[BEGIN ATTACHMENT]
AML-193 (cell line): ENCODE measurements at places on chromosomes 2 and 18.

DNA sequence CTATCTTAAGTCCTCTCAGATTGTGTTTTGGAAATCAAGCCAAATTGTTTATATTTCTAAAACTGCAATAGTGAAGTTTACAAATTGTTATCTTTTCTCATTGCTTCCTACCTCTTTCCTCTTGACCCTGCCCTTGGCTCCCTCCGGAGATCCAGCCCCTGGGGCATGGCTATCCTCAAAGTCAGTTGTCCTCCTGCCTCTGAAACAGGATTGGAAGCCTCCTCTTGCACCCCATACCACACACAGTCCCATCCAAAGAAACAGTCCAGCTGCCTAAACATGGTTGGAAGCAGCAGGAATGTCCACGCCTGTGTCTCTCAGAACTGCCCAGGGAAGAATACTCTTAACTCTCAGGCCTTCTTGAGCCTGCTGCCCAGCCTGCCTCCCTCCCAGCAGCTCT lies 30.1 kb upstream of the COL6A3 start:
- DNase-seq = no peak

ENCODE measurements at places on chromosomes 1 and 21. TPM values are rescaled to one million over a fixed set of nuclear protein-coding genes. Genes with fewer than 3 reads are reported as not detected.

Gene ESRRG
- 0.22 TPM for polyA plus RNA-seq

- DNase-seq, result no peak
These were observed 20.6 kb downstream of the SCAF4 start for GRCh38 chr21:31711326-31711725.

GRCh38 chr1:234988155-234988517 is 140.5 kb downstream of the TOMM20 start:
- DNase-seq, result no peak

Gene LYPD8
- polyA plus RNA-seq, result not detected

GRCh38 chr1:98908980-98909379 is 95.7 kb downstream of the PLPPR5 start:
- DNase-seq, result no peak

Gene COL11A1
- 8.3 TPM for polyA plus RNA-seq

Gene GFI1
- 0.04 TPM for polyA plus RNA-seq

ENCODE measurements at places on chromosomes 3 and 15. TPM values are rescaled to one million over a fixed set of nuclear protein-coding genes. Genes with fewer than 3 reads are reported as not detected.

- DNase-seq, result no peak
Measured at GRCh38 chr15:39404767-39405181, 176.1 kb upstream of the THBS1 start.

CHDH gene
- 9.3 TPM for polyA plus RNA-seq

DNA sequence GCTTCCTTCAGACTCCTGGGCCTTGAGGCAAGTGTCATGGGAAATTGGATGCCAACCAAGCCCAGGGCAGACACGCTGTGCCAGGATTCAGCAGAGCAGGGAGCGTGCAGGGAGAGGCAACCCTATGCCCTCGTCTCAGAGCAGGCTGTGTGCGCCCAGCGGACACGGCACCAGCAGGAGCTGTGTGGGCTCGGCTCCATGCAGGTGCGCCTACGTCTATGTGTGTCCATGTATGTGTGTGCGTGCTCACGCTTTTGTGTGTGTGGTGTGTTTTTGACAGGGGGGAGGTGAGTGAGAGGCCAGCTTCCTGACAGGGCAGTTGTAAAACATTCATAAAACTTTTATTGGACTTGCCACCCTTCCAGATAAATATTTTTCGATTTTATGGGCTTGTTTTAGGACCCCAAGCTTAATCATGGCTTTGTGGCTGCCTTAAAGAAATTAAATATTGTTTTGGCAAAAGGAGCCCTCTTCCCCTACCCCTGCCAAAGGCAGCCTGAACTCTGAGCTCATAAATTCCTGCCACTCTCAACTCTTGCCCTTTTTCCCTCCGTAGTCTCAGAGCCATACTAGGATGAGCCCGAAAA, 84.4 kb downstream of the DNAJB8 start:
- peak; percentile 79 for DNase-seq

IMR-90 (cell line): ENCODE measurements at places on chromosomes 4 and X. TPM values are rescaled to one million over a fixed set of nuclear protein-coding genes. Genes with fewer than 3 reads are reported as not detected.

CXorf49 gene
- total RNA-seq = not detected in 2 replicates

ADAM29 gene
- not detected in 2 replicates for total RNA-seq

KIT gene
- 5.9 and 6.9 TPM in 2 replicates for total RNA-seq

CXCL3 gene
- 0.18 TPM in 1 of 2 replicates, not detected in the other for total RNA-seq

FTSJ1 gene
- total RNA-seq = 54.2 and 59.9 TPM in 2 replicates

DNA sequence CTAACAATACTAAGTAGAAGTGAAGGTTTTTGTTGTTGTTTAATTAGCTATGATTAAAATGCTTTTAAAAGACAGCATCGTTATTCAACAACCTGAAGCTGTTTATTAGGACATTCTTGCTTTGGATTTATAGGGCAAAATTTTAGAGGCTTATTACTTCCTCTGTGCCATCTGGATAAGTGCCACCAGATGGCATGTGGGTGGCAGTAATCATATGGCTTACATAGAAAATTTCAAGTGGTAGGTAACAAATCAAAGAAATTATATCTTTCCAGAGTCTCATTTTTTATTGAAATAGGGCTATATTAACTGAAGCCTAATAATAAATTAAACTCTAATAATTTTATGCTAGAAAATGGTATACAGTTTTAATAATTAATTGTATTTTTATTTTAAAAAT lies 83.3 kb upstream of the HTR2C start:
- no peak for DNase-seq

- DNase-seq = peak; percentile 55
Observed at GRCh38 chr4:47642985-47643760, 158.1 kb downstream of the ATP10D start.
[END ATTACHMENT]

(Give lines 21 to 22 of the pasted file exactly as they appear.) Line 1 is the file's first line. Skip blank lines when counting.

Measured at GRCh38 chr15:39404767-39405181, 176.1 kb upstream of the THBS1 start.

CHDH gene